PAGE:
The City of Miami Beach passed Ordinance No. 2016-4009 to formalize its comprehensive plan amendments through regulations. The ordinance requires minimum elevations, stormwater management plans, and site drainage calculations for new developments and substantial improvements to existing buildings. City of Miami Beach Ordinance No. 2016-4009 (2016). If you want to build a new building or substantially change an existing one in Miami Beach, you must build at least one foot higher than the highest point of the adjacent road for residential, and two feet higher for commercial buildings. In addition, you now have extra leeway to build up to five feet higher than you would have been able to before, thereby providing a buffer as flood maps change and sea levels rise in the future. This is considered helpful to guard against flooding because structures are higher off the ground.

Also, the local ordinance mandates that a stormwater management plan with site-drainage calculations be provided by a Florida licensed engineer with the application for the development permit: Site drainage for new construction cannot exceed predevelopment conditions of runoff, volume, and pollutant loads, and must prevent the flooding of adjacent properties. City of Miami Beach Ordinance No. 2016-4009, Sec. 54-45 (2016). The ordinance also created definitions for “green infrastructure” and “low-impact development” but did not include regulations further referencing these terms. See Sec. 54-35.

The City of Clearwater, on Florida’s Gulf Coast, addressed flooding through its comprehensive plan amendments on a larger scale via policies related to transportation, utilities, and infrastructure. The City of Clearwater’s 2016 Comprehensive Plan update included a goal to elevate roads and bridges to maintain dry access, and to stabilize or armor vulnerable shoulders or embankments. City of Clearwater Comprehensive Plan Goal E.2.7.3 (2016). The Clearwater comprehensive plan also addressed the communication and human aspect of response to flooding. By 2020, the city is to expand upon existing emergency-management communication efforts and coordinate resilience and adaptation initiatives with the owners of private utilities, hospitals and clinics, nursing homes and assisted living facilities, and other privately-operated facilities in locations identified as vulnerable to impact from sea level rise. Id. at Goal E.2.7.4. Clearwater’s focus on coordinating the human element in climate change planning is interesting and relevant. In 2017, in the wake of Hurricane Irma, a power outage led to 12 deaths inside a nursing home in Hollywood, Florida. Jim Saunders, Judge Backs Revoking Nursing Home License After Irma Deaths, WUSF (Dec. 4, 2018), available at http://wusfnews.wusf.usf.edu/post/judge-backs-revoking-nursing-home-license-after-irma-deaths. Although Clearwater has not yet moved forward with implementing regulations, the city could look to Pinellas County Emergency Management’s “Assisted Living Facility Disaster Plan Guidance” for ideas to implement regulations and plans for evacuation, sheltering, and communications between emergency management and assisted living facilities. Pinellas County Emergency Management, Assisted Living Facility Disaster Plan Guidance (2018), www.pinellascounty.org/emergency/PDF/Assisted_Living_Facility_Disaster_Plan_Guidance.pdf. Finally, several local governments have addressed sea level rise adaptation through a broad “climate change element” in their comprehensive plans. For example, Broward County was the first to include a climate change element. The Broward County Ordinance No. 2015-54, in addition to adaptation methods addressed by other local governments, includes mitigation for greenhouse gas emissions, materials management, mitigation for built environments, and natural systems.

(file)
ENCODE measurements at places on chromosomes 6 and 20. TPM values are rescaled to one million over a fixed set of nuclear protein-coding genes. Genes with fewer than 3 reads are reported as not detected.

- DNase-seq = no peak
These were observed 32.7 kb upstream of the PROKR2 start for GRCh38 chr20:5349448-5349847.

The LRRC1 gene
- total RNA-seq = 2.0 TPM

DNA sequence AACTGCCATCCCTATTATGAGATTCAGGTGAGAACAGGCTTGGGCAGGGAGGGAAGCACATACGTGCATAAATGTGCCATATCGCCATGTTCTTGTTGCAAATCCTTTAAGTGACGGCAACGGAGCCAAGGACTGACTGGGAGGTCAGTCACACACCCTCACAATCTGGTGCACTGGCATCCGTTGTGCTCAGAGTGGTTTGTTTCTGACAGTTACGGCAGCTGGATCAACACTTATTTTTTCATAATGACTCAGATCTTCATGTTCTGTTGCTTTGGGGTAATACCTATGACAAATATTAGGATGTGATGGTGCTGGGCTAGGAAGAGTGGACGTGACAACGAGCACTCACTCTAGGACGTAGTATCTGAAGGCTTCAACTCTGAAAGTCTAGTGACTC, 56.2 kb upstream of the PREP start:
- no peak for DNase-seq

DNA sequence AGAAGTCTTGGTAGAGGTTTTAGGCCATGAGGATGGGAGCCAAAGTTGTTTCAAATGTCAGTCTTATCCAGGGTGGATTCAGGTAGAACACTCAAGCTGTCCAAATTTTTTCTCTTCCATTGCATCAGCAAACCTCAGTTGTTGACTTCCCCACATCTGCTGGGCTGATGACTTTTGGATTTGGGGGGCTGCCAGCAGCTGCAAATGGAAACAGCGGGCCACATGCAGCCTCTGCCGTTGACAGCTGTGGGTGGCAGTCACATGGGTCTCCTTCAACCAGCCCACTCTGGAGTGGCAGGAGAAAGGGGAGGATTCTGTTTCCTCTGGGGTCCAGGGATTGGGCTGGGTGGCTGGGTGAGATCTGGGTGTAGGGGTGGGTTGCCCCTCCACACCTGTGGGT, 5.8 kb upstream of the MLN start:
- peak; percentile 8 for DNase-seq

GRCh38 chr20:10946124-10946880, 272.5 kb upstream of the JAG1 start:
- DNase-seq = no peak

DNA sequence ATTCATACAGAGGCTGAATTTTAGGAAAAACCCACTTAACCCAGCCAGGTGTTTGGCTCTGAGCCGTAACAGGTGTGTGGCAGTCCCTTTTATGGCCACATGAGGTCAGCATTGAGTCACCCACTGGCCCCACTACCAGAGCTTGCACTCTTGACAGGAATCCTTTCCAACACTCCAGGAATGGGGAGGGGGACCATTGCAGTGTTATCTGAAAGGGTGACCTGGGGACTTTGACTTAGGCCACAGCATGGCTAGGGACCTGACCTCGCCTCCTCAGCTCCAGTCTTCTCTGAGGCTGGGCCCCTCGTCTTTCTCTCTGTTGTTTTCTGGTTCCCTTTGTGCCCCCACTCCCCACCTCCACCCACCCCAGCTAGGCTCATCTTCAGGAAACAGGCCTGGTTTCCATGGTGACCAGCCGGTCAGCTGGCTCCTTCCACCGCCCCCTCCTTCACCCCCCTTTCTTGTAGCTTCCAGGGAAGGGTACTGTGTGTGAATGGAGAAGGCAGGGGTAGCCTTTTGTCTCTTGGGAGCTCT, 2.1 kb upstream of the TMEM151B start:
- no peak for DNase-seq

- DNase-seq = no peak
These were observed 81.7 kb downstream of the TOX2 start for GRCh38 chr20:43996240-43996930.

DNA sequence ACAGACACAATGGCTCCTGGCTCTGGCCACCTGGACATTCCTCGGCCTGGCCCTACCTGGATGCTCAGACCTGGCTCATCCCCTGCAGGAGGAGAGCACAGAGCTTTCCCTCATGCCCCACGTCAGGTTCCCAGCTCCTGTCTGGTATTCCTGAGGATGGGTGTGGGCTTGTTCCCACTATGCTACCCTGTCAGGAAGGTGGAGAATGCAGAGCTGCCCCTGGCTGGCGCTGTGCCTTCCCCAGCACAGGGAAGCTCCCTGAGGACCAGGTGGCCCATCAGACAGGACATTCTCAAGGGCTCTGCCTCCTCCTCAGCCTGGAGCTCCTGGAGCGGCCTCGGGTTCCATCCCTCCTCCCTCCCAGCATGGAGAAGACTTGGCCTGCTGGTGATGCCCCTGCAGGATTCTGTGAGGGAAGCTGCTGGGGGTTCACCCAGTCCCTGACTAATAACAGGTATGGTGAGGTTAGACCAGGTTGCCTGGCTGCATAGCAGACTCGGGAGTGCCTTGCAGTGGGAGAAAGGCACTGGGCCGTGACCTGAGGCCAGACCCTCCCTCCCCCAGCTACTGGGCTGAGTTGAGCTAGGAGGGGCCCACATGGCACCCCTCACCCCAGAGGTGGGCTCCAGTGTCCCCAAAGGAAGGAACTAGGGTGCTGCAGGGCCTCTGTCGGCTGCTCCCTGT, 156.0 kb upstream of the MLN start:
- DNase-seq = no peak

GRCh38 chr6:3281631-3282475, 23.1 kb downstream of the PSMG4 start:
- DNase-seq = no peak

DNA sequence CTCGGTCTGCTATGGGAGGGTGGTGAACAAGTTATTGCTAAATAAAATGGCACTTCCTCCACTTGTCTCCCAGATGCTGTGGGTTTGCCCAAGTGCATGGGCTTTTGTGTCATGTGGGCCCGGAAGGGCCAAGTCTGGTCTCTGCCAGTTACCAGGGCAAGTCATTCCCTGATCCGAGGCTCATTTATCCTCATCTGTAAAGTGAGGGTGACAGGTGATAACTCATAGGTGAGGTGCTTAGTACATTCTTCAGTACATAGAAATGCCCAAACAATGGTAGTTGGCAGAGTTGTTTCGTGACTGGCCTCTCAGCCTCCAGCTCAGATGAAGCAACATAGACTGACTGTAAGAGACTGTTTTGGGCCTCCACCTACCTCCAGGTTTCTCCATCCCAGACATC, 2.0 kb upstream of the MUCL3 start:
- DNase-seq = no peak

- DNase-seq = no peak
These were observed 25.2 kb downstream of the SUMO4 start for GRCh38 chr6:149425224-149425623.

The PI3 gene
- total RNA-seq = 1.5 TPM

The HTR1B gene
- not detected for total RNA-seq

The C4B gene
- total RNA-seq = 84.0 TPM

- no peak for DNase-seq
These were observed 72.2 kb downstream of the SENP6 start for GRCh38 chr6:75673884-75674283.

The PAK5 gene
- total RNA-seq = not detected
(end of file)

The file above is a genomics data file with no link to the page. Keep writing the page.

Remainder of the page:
Considerations, Challenges, and Opportunities